How NOT to Fasten a Tarp on a Flatbed

flatbed truck tarp safetyA tarp is necessary in many instances for securing freight on a trailer. Think safety when fastening a tarp on a flatbed or step-deck truck. Flatbed truck tarp safety requires special care. Otherwise, you risk serious injury, not to mention improperly fastened freight that can become loose during transport. We’ll explain what NOT to do when working with tarps to secure cargo.

The WRONG Way to Fasten a Tarp

1. Neglecting Safety Gear

Every staff member fastening a tarp should be wearing the following safety gear:

  • hard hat
  • safety goggles
  • reflective vest
  • work gloves
  • long trousers
  • steel-toed work boots

2. Manually Lifting the Tarp Onto the Truck

A standard-size tarp weighs about 80 pounds and should never be lifted by hand onto the truck. Always use a forklift to get the tarp onto the trailer bed.

3. Using the Wrong Tarp Type

Tarps are meant to be reused. With that in mind, we recommend heavy vinyl tarps, which can withstand rain and ultraviolet radiation. These are more durable compared to tarps made from canvas or polyethylene.

Aside from tarp quality, you should also be sure you’re using the right kind of tarp for your cargo type. Tarps vary in use and include:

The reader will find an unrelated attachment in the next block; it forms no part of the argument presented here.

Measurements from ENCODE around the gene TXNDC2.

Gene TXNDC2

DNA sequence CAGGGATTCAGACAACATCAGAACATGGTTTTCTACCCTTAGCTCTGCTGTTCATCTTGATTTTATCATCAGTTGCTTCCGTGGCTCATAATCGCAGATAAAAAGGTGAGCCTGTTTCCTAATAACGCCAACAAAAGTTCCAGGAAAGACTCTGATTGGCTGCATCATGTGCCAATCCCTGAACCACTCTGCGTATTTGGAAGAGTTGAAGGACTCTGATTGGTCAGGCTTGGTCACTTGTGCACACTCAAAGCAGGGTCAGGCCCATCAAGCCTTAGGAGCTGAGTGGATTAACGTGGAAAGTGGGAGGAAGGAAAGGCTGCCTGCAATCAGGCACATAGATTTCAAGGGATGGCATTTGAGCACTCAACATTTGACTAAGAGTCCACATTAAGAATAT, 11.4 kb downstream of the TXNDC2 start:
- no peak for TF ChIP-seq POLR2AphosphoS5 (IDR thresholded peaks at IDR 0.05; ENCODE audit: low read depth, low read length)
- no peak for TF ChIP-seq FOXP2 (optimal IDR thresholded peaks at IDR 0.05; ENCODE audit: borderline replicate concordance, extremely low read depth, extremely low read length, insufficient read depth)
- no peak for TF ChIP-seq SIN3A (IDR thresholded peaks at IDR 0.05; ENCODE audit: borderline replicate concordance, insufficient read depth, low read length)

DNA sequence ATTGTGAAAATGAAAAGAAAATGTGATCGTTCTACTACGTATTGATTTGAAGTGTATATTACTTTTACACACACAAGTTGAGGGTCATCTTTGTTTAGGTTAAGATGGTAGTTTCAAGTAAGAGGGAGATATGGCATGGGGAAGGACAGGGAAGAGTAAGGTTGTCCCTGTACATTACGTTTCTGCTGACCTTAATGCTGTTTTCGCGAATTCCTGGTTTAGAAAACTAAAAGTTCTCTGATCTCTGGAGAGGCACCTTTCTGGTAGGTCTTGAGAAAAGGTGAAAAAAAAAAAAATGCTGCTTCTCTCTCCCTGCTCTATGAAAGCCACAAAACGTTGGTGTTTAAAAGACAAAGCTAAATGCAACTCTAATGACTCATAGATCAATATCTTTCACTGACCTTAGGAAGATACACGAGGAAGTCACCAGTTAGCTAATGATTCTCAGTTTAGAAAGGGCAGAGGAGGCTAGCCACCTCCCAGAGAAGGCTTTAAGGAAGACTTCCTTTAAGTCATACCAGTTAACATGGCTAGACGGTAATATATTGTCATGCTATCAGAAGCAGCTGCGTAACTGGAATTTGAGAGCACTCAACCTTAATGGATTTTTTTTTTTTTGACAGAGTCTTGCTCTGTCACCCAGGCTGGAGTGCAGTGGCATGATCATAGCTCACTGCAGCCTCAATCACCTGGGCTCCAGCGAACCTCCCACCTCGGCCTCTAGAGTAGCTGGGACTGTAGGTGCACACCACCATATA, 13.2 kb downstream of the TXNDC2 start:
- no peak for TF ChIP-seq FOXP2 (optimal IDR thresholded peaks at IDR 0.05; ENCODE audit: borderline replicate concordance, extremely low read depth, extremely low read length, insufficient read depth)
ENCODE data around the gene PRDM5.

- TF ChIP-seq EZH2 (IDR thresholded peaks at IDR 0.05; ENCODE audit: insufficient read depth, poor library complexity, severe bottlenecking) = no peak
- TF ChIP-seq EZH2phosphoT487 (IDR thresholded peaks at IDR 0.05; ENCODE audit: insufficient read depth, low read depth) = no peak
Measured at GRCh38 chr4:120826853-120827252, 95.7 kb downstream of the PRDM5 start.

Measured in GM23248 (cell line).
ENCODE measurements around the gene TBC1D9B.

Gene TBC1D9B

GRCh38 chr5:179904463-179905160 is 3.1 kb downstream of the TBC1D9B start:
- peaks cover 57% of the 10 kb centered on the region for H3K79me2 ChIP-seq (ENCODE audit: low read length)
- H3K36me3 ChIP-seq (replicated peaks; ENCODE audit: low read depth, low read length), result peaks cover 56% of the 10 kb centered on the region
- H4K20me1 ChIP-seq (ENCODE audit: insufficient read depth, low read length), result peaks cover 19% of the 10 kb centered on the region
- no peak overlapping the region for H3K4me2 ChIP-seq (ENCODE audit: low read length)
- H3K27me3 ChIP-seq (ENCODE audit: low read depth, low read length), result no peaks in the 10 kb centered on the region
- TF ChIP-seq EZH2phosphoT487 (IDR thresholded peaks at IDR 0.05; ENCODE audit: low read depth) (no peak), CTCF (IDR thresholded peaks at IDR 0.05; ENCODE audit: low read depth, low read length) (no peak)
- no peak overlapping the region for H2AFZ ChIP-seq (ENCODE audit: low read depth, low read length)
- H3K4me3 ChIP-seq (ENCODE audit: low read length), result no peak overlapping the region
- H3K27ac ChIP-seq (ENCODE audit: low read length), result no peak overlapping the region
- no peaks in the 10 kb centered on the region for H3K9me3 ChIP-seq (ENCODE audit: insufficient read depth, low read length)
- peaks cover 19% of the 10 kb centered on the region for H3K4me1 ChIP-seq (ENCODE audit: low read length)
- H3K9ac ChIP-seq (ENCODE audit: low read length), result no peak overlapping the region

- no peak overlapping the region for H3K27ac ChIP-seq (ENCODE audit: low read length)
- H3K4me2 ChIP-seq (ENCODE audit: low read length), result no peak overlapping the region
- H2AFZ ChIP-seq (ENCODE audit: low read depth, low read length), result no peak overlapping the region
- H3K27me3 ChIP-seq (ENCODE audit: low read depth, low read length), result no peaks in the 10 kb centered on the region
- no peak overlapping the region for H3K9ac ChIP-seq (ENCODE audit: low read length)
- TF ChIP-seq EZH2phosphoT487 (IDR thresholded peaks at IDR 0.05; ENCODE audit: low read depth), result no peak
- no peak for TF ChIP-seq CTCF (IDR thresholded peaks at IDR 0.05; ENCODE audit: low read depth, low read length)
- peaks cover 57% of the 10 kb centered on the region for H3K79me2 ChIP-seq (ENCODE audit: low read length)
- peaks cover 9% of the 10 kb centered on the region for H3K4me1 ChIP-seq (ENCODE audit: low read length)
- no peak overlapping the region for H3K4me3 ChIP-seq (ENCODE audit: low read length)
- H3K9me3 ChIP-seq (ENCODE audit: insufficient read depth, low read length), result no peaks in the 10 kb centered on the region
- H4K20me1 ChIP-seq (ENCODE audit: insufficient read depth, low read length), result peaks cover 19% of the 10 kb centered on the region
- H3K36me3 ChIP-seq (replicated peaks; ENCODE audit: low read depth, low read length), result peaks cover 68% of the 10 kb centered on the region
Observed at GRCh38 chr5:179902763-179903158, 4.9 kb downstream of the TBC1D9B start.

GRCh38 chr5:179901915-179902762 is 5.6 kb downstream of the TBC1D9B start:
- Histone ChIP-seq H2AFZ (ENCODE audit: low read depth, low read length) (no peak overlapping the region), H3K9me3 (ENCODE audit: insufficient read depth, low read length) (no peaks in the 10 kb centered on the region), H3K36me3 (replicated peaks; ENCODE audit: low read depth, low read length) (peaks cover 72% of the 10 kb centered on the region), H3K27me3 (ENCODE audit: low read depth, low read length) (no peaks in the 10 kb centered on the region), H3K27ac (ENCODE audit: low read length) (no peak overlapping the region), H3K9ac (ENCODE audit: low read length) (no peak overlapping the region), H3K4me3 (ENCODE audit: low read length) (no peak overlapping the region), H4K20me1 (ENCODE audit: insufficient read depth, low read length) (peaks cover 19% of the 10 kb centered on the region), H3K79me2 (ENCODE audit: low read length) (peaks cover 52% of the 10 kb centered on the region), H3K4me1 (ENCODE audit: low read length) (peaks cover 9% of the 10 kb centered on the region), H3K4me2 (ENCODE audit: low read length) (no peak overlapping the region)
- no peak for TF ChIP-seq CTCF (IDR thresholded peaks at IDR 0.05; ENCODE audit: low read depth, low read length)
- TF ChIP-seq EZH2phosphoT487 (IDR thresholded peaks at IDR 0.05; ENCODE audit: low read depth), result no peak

• lumber tarp—for carrying lumber
  • steel tarp—for carrying steel freight
  • smoke tarp—placed in the front to protect freight from exhaust smoke

4. Unrolling the Tarp the Wrong Way

Tarps should be unrolled facing forwards and never backwards. When securing the tarp over the top of the load, be sure to stay within the load’s center line.

Arrange Your Next Outbound Shipping Via Certified Broker

Of course, your freight may not require a tarp at all if it’s being transported via LTL or other truck with an enclosed bed. Machine Transport will determine what kind of carrier or line-haul shipper is required and inform you whether a tarp for a flatbed transport is required.

Edited by Justin Vorhees

Freight Brokers Serving North American Businesses

Serving the manufacturing industry in the U.S., Canada and Mexico